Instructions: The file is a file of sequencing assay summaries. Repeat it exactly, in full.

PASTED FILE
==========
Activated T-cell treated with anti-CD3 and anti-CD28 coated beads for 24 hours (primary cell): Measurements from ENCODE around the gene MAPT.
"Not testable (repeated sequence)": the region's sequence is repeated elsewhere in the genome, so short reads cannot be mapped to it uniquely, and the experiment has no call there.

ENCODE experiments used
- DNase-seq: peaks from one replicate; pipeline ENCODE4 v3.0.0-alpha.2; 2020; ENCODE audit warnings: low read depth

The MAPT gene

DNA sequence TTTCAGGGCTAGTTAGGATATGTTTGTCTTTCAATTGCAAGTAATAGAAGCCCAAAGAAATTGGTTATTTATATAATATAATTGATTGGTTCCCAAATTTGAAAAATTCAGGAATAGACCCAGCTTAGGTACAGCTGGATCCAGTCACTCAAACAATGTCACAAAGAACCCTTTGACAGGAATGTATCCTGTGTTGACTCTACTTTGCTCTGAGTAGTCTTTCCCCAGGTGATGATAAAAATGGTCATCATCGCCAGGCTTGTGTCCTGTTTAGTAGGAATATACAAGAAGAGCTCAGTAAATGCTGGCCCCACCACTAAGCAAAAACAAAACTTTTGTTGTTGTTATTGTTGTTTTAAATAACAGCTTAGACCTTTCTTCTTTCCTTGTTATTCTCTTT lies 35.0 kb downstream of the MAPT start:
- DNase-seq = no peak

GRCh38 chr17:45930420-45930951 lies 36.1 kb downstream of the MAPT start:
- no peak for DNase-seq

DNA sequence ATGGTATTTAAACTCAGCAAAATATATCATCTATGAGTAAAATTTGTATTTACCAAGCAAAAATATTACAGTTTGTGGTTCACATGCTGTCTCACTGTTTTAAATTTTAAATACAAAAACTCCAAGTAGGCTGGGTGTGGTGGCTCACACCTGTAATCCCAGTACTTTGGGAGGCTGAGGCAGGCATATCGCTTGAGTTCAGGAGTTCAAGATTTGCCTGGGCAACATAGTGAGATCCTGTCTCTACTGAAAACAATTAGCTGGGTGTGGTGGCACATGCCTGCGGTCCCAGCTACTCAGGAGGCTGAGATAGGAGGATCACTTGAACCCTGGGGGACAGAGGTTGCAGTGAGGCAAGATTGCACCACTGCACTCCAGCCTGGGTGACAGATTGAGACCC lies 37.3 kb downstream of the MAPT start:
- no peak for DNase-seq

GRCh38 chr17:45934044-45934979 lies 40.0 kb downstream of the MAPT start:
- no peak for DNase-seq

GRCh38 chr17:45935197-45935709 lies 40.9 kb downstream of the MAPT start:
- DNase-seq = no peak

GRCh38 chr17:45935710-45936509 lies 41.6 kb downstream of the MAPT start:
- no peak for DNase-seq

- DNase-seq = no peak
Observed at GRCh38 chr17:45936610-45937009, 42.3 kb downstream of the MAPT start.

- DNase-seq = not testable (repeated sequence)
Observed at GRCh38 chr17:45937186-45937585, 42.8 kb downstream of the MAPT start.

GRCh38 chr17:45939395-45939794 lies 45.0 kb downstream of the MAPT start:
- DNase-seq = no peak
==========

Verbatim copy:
Activated T-cell treated with anti-CD3 and anti-CD28 coated beads for 24 hours (primary cell): Measurements from ENCODE around the gene MAPT.
"Not testable (repeated sequence)": the region's sequence is repeated elsewhere in the genome, so short reads cannot be mapped to it uniquely, and the experiment has no call there.

ENCODE experiments used
- DNase-seq: peaks from one replicate; pipeline ENCODE4 v3.0.0-alpha.2; 2020; ENCODE audit warnings: low read depth

The MAPT gene

DNA sequence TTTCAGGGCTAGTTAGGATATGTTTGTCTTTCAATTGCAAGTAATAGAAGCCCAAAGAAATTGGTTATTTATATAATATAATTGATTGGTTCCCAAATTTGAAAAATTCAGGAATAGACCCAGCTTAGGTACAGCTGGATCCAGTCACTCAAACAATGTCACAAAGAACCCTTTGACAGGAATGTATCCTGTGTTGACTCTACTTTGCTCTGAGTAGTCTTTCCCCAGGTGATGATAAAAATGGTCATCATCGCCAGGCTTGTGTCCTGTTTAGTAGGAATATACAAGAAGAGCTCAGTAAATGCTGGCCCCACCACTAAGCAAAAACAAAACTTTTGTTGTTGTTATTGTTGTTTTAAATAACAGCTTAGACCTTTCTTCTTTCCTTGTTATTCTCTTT lies 35.0 kb downstream of the MAPT start:
- DNase-seq = no peak

GRCh38 chr17:45930420-45930951 lies 36.1 kb downstream of the MAPT start:
- no peak for DNase-seq

DNA sequence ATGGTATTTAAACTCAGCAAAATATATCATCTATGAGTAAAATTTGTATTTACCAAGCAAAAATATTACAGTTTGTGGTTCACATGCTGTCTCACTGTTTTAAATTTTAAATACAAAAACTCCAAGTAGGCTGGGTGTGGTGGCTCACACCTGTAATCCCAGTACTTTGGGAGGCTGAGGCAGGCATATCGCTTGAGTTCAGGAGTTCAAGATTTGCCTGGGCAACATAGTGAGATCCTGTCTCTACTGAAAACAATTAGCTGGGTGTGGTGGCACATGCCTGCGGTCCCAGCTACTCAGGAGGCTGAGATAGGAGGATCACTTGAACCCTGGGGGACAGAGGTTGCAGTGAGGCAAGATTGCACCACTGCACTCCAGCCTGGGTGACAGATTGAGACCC lies 37.3 kb downstream of the MAPT start:
- no peak for DNase-seq

GRCh38 chr17:45934044-45934979 lies 40.0 kb downstream of the MAPT start:
- no peak for DNase-seq

GRCh38 chr17:45935197-45935709 lies 40.9 kb downstream of the MAPT start:
- DNase-seq = no peak

GRCh38 chr17:45935710-45936509 lies 41.6 kb downstream of the MAPT start:
- no peak for DNase-seq

- DNase-seq = no peak
Observed at GRCh38 chr17:45936610-45937009, 42.3 kb downstream of the MAPT start.

- DNase-seq = not testable (repeated sequence)
Observed at GRCh38 chr17:45937186-45937585, 42.8 kb downstream of the MAPT start.

GRCh38 chr17:45939395-45939794 lies 45.0 kb downstream of the MAPT start:
- DNase-seq = no peak